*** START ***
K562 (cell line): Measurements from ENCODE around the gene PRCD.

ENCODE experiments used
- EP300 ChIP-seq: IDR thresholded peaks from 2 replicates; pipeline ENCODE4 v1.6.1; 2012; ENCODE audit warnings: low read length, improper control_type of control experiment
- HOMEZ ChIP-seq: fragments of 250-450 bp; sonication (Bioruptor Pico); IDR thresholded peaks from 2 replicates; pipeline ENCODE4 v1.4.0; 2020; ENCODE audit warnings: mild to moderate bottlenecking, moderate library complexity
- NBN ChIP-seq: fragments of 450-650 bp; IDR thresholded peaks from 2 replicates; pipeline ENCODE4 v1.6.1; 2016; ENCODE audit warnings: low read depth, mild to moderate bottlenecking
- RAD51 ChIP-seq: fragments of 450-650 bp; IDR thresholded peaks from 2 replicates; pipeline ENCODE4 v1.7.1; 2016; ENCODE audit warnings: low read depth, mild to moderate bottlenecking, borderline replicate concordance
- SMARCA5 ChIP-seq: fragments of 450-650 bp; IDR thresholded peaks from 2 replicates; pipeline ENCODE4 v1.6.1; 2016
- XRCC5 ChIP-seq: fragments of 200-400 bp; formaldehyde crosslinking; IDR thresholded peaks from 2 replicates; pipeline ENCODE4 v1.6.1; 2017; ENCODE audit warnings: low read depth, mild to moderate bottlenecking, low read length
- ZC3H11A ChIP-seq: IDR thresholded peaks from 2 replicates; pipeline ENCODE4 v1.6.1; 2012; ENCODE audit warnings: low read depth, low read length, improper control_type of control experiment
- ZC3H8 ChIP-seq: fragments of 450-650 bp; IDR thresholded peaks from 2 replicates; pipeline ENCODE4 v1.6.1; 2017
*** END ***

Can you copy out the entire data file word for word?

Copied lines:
K562 (cell line): Measurements from ENCODE around the gene PRCD.

ENCODE experiments used
- EP300 ChIP-seq: IDR thresholded peaks from 2 replicates; pipeline ENCODE4 v1.6.1; 2012; ENCODE audit warnings: low read length, improper control_type of control experiment
- HOMEZ ChIP-seq: fragments of 250-450 bp; sonication (Bioruptor Pico); IDR thresholded peaks from 2 replicates; pipeline ENCODE4 v1.4.0; 2020; ENCODE audit warnings: mild to moderate bottlenecking, moderate library complexity
- NBN ChIP-seq: fragments of 450-650 bp; IDR thresholded peaks from 2 replicates; pipeline ENCODE4 v1.6.1; 2016; ENCODE audit warnings: low read depth, mild to moderate bottlenecking
- RAD51 ChIP-seq: fragments of 450-650 bp; IDR thresholded peaks from 2 replicates; pipeline ENCODE4 v1.7.1; 2016; ENCODE audit warnings: low read depth, mild to moderate bottlenecking, borderline replicate concordance
- SMARCA5 ChIP-seq: fragments of 450-650 bp; IDR thresholded peaks from 2 replicates; pipeline ENCODE4 v1.6.1; 2016
- XRCC5 ChIP-seq: fragments of 200-400 bp; formaldehyde crosslinking; IDR thresholded peaks from 2 replicates; pipeline ENCODE4 v1.6.1; 2017; ENCODE audit warnings: low read depth, mild to moderate bottlenecking, low read length
- ZC3H11A ChIP-seq: IDR thresholded peaks from 2 replicates; pipeline ENCODE4 v1.6.1; 2012; ENCODE audit warnings: low read depth, low read length, improper control_type of control experiment
- ZC3H8 ChIP-seq: fragments of 450-650 bp; IDR thresholded peaks from 2 replicates; pipeline ENCODE4 v1.6.1; 2017